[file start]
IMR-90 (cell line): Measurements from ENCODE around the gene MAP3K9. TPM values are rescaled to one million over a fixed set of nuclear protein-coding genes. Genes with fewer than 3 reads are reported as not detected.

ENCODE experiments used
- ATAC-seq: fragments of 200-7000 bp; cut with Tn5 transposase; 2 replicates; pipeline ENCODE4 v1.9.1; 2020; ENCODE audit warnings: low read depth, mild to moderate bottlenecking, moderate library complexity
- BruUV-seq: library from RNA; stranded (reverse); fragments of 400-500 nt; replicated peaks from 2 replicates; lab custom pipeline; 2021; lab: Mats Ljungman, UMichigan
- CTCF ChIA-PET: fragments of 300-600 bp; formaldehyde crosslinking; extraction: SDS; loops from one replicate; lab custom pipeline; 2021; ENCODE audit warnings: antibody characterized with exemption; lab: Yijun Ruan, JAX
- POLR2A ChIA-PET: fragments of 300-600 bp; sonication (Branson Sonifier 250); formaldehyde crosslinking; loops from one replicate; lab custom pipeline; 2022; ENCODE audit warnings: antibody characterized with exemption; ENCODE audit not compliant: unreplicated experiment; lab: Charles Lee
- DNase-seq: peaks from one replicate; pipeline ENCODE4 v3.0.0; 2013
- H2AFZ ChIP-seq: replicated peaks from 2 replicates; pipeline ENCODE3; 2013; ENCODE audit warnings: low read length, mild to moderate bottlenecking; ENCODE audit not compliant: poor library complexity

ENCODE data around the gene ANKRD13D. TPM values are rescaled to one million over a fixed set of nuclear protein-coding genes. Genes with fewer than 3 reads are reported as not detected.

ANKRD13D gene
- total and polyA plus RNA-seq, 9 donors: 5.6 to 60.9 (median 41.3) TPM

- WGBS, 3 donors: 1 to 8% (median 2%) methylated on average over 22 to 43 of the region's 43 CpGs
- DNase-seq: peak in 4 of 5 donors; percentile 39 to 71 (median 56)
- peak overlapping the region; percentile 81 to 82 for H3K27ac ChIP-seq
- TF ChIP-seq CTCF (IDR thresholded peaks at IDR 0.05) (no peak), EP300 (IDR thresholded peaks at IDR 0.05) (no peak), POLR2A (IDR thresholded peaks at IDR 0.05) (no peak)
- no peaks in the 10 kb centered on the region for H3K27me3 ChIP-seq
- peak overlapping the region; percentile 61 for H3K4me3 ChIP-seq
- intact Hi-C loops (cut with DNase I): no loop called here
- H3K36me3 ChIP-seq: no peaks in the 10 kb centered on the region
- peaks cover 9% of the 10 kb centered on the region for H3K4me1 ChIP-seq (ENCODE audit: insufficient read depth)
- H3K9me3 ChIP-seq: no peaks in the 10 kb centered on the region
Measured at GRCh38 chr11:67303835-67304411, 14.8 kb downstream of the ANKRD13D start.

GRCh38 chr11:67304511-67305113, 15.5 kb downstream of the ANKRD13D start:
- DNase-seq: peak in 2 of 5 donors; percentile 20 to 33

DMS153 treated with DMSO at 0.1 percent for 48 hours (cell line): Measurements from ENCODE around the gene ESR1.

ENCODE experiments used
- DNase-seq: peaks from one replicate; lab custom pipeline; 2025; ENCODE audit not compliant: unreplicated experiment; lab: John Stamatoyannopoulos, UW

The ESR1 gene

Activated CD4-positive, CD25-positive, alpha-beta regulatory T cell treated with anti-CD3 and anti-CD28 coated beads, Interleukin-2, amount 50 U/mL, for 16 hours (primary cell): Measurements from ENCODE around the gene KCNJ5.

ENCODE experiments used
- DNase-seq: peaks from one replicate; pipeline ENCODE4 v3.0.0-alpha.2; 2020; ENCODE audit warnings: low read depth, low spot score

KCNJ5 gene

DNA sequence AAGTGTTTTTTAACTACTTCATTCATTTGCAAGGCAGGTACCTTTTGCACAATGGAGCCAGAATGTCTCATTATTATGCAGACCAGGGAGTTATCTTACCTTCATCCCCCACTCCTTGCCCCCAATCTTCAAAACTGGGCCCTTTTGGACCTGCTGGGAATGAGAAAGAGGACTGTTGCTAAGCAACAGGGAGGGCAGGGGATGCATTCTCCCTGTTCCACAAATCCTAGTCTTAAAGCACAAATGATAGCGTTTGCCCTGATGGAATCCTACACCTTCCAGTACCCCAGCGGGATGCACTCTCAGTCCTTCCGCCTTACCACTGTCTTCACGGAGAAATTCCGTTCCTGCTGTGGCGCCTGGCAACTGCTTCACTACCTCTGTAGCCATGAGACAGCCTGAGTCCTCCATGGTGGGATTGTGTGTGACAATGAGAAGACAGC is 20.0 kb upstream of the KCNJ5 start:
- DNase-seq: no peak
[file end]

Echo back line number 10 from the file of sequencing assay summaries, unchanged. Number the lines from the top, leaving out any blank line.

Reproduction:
ANKRD13D gene